‘Unbelievable’ shooting or ‘lazy’ defense was only debate after Hoyas win

WASHINGTON, D.C. — After Georgetown sophomore D’Vauntes Smith-Rivera made four 3-pointers, converted five buckets in the paint and sank all 10 of his free throws, a reporter asked Bob Huggins about the challenge of defending him.

“I don’t think he felt like it was much of a challenge,” Huggins chirped.

Smith-Rivera scored a season-high 32 points, 23 of those in a dazzling second half that carried the Hoyas to a 77-65 throwback win over its old Big East rival West Virginia.

“He was in rhythm today,” said Georgetown point guard Markel Starks of Smith-Rivera. “You go through practices and you scrimmage against one another and he is hitting shots and you are like ‘gosh.’ And then you finally see it tonight.

“That’s big. Unbelievable game. Unbelievable.”

After Georgetown used an 8-0 run to seize the lead in early in the second half, Smith-Rivera scored nine points during a 15-2 flurry that widened the Hoyas’ lead to 67-51 with 3:47 left.

“(Smith-Rivera) really got going, scored it a number of ways,” said West Virginia point guard Juwan Staten. “He basically made us pay for every mistake we made on the defensive end.”

And there were many.

Georgetown (18-14) shot 52 percent and piled up 47 points in the second half, sending the sold-out McDonough Arena crowd of 2,133 into hysteria. Students who helped pack the tiny on-campus gym chanted “Go home, West Virginia!” when the lead swelled to double-digits. Later came a mock rendition of “Country Roads” that doubled as WVU’s swan song.

“The fans got us a little rattled, but it’s a do-or-die game so you can’t have that kind of excuse,” said Terry Henderson, who summed up WVU’s trouble as “being lazy on defense.”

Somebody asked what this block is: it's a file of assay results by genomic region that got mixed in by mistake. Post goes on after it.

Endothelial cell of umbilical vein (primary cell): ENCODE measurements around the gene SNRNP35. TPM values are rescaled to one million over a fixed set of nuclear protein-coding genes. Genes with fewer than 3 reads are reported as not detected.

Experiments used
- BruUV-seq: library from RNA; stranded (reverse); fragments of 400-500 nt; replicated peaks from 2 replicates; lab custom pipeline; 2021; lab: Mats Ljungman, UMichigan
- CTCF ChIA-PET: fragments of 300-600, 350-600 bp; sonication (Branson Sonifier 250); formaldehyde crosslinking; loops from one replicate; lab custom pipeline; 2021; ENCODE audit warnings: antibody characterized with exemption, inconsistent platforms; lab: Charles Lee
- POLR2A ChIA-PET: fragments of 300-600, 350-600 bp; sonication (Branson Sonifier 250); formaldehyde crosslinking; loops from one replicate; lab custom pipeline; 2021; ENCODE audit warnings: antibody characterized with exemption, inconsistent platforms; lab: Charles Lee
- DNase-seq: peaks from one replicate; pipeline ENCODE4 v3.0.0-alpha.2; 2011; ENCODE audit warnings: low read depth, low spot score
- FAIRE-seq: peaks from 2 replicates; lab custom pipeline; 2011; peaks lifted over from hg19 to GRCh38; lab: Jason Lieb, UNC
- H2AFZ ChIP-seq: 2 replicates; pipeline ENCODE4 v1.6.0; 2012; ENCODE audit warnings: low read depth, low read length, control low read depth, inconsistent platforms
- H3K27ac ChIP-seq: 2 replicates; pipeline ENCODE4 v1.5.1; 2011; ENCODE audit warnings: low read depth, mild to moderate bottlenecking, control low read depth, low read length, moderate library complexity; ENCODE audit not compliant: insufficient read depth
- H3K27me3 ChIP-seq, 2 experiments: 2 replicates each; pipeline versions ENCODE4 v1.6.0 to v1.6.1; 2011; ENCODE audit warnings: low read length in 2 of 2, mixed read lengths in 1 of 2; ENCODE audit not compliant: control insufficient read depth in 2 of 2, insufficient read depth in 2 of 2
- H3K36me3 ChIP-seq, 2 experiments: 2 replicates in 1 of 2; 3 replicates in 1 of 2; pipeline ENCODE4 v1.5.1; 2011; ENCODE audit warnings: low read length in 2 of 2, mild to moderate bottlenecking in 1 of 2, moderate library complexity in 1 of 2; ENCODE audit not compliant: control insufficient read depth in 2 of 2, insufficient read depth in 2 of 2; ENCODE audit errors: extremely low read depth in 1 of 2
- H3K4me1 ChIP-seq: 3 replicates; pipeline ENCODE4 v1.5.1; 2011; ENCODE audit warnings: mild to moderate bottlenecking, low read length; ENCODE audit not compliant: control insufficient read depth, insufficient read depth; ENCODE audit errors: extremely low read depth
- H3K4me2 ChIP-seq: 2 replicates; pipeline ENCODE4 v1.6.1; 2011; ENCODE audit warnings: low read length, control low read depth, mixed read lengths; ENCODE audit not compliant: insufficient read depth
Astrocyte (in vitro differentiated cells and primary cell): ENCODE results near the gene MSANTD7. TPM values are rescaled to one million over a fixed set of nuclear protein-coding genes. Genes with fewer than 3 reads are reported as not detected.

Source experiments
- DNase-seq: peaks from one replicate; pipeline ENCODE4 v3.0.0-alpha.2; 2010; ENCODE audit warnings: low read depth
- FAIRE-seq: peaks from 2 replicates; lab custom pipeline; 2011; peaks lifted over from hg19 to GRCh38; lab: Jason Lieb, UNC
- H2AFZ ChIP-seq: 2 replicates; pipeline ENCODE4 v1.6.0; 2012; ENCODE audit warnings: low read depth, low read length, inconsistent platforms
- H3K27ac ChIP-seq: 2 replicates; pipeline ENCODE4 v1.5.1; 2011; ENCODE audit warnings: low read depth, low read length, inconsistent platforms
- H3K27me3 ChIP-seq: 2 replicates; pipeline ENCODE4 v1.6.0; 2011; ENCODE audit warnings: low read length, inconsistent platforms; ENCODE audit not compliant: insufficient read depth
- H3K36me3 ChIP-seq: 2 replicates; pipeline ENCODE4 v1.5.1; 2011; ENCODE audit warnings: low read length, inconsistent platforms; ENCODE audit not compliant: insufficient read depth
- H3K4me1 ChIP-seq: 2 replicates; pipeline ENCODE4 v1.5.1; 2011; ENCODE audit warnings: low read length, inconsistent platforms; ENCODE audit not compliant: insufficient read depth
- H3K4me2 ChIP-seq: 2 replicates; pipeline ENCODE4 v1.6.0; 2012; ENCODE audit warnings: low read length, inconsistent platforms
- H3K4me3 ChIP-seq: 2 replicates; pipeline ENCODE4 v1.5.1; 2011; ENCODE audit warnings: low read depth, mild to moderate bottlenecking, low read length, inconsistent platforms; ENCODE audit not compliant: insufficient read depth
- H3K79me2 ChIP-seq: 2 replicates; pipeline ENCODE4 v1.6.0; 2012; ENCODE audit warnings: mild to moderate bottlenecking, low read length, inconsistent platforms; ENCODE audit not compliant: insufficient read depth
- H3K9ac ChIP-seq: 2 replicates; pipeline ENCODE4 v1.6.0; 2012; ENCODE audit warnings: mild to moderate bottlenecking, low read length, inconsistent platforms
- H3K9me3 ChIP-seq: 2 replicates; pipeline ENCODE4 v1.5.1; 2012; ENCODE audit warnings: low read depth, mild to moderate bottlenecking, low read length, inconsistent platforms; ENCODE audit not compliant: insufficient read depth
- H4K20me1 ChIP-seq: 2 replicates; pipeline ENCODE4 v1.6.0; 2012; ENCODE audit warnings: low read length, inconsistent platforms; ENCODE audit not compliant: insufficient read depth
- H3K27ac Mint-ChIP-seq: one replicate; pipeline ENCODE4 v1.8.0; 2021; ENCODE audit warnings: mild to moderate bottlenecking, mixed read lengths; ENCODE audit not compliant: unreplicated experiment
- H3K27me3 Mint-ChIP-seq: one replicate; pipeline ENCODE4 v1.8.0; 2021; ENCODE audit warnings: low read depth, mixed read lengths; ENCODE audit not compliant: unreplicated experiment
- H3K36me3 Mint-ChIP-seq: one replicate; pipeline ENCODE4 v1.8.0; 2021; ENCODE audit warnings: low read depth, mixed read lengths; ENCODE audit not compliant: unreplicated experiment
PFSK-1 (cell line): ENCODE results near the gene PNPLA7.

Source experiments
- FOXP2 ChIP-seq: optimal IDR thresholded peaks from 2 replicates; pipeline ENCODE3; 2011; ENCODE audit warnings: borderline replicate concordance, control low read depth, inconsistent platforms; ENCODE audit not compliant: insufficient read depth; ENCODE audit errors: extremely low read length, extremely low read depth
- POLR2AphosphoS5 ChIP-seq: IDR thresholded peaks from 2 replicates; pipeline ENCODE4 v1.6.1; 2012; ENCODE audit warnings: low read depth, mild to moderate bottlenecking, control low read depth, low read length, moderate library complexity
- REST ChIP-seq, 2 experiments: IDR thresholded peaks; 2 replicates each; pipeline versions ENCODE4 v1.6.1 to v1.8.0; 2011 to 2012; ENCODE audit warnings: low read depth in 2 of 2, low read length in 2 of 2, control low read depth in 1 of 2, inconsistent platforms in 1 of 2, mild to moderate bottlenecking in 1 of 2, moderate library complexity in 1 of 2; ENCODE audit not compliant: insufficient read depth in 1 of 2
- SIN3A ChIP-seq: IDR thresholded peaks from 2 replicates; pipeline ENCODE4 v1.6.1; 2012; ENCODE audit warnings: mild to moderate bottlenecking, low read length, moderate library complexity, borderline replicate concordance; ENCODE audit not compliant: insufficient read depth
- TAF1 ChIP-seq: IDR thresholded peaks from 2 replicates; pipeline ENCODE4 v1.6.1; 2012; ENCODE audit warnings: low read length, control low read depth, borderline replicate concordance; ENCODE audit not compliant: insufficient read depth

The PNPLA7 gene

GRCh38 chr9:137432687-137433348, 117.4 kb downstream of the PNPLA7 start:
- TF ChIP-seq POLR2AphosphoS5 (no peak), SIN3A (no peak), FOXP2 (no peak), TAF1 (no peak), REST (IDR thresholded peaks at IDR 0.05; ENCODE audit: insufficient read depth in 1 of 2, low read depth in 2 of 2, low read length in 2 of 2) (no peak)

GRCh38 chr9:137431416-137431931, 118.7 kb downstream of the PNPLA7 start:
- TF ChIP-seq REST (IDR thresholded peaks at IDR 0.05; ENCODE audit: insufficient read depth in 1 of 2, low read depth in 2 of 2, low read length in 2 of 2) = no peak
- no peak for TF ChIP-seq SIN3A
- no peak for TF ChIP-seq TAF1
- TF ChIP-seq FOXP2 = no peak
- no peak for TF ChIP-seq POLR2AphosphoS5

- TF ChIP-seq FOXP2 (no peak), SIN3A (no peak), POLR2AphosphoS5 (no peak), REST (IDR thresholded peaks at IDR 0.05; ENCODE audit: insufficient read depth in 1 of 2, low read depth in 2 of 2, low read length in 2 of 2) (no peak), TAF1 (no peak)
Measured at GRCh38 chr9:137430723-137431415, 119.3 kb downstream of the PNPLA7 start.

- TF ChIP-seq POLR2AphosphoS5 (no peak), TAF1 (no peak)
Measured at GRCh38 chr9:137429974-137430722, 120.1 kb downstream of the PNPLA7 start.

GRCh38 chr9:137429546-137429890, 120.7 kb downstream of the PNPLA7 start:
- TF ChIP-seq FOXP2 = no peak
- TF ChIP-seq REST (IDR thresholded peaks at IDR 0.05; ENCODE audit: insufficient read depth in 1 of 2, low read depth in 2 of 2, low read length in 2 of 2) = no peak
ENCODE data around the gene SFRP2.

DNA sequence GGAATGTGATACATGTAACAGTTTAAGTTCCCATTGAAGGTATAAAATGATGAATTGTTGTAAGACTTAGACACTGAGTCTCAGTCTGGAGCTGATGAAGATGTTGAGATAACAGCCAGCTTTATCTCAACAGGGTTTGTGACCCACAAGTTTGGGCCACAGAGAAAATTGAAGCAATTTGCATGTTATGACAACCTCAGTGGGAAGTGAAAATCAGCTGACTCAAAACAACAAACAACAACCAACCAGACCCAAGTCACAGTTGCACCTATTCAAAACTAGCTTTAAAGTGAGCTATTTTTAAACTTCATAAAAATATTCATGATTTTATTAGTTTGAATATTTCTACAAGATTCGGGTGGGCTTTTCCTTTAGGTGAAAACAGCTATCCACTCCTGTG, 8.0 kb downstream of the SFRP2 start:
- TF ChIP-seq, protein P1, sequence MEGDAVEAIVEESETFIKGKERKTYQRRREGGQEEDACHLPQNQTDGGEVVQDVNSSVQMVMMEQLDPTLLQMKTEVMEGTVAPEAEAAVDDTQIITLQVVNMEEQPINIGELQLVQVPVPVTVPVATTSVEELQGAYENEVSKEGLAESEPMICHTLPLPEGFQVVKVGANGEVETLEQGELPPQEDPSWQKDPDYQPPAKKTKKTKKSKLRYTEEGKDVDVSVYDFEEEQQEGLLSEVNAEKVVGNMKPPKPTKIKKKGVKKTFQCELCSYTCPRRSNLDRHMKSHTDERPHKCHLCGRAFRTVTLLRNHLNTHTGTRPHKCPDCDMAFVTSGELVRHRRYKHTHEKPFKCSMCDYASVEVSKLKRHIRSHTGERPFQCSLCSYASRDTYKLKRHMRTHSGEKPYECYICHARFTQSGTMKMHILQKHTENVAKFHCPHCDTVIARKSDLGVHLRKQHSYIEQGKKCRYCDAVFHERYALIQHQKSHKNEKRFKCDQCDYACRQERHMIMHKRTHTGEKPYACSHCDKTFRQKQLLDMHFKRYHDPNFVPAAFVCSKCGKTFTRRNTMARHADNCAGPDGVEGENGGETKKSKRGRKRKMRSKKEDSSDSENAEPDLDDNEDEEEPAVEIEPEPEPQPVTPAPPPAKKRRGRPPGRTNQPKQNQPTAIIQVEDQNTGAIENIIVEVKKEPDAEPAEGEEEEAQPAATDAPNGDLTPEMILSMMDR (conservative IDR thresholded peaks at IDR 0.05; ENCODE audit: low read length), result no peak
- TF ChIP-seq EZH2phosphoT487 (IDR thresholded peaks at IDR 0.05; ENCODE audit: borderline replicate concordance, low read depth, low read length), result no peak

The Mountaineers ranked at the bottom of the Big 12 in defense for a reason—a point Huggins bemoaned all season.

“We haven’t guarded all year. If we can’t outscore you, we’re not going to win, which is a terrible, terrible way to be,” he said. “I hate saying that, and I hate it being that way, but we just don’t guard well enough that we can not make shots, because we let other people make them.”

Though the Mountaineers shot 44.9 percent overall to Georgetown’s 44.2 percent, the second-half totals weighed heavily in the Hoyas’ favor and the visitors couldn’t make momentum-changing shots.

West Virginia finished 6-of-21 from 3-point range, including 0-of-7 by Remi Dibo, who had at least three misses rattle in and out. After one wide-open shot from the top of circle pinballed out of the basket, Dibo shook his head in disbelief as he glanced over at Huggins.

“Remi had great looks, but didn’t make any,” Huggins said. “I’m sitting here looking at this (stat feet): If Remi Dibo goes 0-for-7 from 3 and Eron Harris goes 2-for-7, we’re not going to win. We’re just not going to win.”

Freshman forward Brandon Watkins played three minutes in the opening half before going to the bench with two fouls. One came when he arrived late on a moving screen, and the other was a backcourt bump that tripe Aaron Bowen.

In the second half, Watkins made an even briefer cameo. He entered at the 17:50 mark and gave only a timid swipe at a loose ball after Harris was stripped on a drive. Georgetown grabbed the 50-50 bal and turned it into a Smith-Rivera 3-pointer for a 39-36 lead.

Huggins called a 30-second timeout at 16:40 and subbed out Watkins, never to return.

After the game, Huggins said: “We had some guys who certainly could have played a whole lot harder.”

Georgetown’s first men’s game at McDonough Arena in more than four years featured a hypercharged atmosphere that had sentimentalists yearning for more.

“It was unbelievable, the energy that we got from the fans,” said coach John Thompson III. “The students, the young alums, the old alums. It was a great environment. … I wish we could have that environment at the Verizon Center.”

That energy doesn’t typically translate because the Hoyas average just 9,106 fans at the 20,000-seat Verizon Center (which was prepping for a circus Tuesday night). Yet it’s not feasible for Georgetown to play games on campus in a gym that’s one-10th Verizon’s size.

“We have some financial responsibilities,” Thompson said. “And much as it’s a great environment (at McDonough), I think playing here we lose a lot of money that we could gain even on a bad-attended day at the Verizon Center.”

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